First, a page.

DWS is not just looking for the best in class. “We are particularly focused on those companies that are changing their scores. We have identified that the direction of travel is a very important indicator of future performance. Companies that are improving their policies in this area are likely to outperform. It is also very much our intention to have a positive social impact, to engage with companies and persuade them to improve,” she notes.
The 3,000 companies in the universe are widely spread geographically. Seiler says: “European companies tend to score highest, US companies are in the middle, lots of ‘C’s, and emerging market companies tend to be at the bottom end of the scale.”
The Team of Twelve
The fund will be managed by a team of twelve women. “In choosing only women we’re not implying that women are better than men at picking stocks. Instead, by this design, we address the special needs and reflect the diversity of our target group.”
The team consists of the twelve female portfolio managers across the DWS equity investment equity platform. “We are twelve very different women with different backgrounds and nationalities and at different stages in our lives.”
There are eight nationalities represented – Iranian, Russian, Korean, Indian, American, Bulgarian, Polish and German.
Each of the twelve women has very different regional and sectoral expertise. “When we first came together on this project there was a fascinating and very profitable exchange between us, as we shared our different perspectives and experiences.”
“In choosing only women we’re not implying that women are better than men at picking stocks. Instead, by this design, we address the special needs and reflect the diversity of our target group.”
Nature of the fund
DWS Invest ESG Women for Women is a UCITS fund, according to Luxembourg law, under its SICAV umbrella. There is no target fund size.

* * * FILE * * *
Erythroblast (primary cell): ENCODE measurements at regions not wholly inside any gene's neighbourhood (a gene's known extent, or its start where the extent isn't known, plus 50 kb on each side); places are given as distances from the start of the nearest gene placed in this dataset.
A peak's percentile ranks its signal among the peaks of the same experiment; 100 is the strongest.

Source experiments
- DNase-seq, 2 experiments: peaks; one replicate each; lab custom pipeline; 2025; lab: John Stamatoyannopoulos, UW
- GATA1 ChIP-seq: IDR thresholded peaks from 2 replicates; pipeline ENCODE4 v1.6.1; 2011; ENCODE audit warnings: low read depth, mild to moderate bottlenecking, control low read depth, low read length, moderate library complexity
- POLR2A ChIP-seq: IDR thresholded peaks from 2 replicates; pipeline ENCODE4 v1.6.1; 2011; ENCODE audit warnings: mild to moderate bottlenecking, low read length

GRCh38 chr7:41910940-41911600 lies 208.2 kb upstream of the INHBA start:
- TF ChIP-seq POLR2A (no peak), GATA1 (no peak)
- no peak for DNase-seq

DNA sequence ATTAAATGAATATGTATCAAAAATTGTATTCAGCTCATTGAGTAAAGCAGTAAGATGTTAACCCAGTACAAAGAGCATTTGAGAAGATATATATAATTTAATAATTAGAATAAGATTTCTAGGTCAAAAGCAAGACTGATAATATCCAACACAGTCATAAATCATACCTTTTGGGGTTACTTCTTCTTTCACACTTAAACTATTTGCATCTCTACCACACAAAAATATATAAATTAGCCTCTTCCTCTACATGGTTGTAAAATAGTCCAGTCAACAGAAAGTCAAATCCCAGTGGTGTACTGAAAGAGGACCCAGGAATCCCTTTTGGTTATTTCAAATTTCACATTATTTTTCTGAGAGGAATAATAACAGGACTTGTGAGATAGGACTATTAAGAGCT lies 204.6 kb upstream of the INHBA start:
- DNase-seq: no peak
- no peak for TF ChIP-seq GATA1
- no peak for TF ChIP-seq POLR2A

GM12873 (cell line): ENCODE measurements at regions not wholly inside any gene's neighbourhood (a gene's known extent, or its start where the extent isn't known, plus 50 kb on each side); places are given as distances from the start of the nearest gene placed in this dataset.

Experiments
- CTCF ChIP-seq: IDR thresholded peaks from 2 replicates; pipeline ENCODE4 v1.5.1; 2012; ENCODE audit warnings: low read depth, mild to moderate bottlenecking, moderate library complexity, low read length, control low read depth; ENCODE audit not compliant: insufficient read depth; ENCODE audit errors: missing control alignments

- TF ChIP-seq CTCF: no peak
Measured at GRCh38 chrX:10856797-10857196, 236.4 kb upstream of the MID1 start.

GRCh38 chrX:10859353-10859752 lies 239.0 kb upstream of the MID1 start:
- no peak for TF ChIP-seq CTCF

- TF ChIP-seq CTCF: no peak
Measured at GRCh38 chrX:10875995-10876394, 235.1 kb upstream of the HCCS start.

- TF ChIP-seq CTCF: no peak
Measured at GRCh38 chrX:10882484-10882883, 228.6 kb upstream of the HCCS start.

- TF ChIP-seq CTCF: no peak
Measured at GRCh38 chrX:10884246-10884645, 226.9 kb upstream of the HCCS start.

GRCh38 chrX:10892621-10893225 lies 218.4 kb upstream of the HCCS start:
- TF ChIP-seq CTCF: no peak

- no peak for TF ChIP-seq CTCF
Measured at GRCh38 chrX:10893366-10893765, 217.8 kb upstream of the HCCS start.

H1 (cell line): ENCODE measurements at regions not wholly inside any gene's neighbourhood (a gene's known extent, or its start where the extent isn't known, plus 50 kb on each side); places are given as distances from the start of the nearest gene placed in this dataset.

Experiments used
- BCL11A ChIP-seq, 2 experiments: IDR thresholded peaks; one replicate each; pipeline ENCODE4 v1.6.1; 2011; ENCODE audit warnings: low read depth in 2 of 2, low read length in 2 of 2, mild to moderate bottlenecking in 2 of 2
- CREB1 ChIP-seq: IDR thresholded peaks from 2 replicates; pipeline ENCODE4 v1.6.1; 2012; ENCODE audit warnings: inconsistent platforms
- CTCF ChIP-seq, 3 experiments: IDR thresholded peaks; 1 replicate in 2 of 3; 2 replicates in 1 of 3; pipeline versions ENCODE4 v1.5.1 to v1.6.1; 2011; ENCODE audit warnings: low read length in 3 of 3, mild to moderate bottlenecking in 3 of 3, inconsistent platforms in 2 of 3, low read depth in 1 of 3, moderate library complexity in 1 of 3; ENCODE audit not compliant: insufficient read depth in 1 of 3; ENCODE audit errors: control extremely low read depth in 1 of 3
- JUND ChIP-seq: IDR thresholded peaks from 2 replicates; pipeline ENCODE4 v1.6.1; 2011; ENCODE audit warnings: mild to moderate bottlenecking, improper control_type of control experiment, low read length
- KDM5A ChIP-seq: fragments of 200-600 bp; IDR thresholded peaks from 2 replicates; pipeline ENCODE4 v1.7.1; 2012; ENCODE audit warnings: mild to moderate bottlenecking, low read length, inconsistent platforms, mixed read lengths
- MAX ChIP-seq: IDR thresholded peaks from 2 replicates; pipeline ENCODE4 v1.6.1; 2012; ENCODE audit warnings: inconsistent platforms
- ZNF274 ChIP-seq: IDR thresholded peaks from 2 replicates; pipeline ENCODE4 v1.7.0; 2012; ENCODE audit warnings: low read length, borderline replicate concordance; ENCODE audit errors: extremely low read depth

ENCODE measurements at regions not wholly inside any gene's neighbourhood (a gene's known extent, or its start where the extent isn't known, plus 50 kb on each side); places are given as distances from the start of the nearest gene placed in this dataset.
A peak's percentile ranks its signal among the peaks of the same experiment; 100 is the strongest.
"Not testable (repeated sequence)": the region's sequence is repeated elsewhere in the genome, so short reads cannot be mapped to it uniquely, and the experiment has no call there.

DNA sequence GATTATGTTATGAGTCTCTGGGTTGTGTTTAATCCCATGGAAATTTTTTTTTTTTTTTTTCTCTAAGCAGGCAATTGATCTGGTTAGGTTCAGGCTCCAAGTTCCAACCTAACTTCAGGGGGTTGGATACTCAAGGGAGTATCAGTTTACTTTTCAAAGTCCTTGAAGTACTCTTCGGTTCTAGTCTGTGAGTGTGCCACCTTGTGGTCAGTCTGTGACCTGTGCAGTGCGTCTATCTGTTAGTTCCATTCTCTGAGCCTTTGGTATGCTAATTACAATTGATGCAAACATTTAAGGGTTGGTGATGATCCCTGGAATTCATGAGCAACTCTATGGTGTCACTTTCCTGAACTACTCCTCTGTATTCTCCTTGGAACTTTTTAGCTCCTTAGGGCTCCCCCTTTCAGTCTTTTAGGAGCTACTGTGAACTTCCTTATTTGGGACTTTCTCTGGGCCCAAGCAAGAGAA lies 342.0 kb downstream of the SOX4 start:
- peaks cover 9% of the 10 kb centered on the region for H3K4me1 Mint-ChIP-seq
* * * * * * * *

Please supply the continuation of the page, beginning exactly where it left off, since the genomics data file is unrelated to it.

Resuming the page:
Seiler says: “We are focusing on key long-term trends such as education, renewable energies, infrastructure, health, research and connectivity. We are looking for high quality companies that have sustainable growth. With 100 to 120 stocks this will be a diversified fund.”
“We have launched the fund so far in Germany, Luxembourg, Switzerland, Austria, Spain, Denmark, Finland, Norway, Sweden and in the UK. Our intention is to gradually roll it out across further countries and regions.”
Appealing to women investors
“So far, we have had a very positive response from our pre-marketing.” It is a very important aspect of the fund launch to encourage female participation in equity markets. “This is a retail fund which is seeking to communicate the message “women wake up – you have to take care of your long-term financial provision.””
“From the start the idea was rooted in the desire to generally improve women’s participation in equity markets. It appears women control only 30% of global assets although they obviously make up 50% of the population.”
Seiler says “there are many different reasons behind the low investment of women in equity markets. We hope that we can give these women a profound sense of trust due to the specific setup of an all-women fund management team.”
“We hope that this fund which is managed purely by women will attract the interest of more female investors. We are determined to contribute as a team of women professionals to inspire the confidence amongst more female investors.”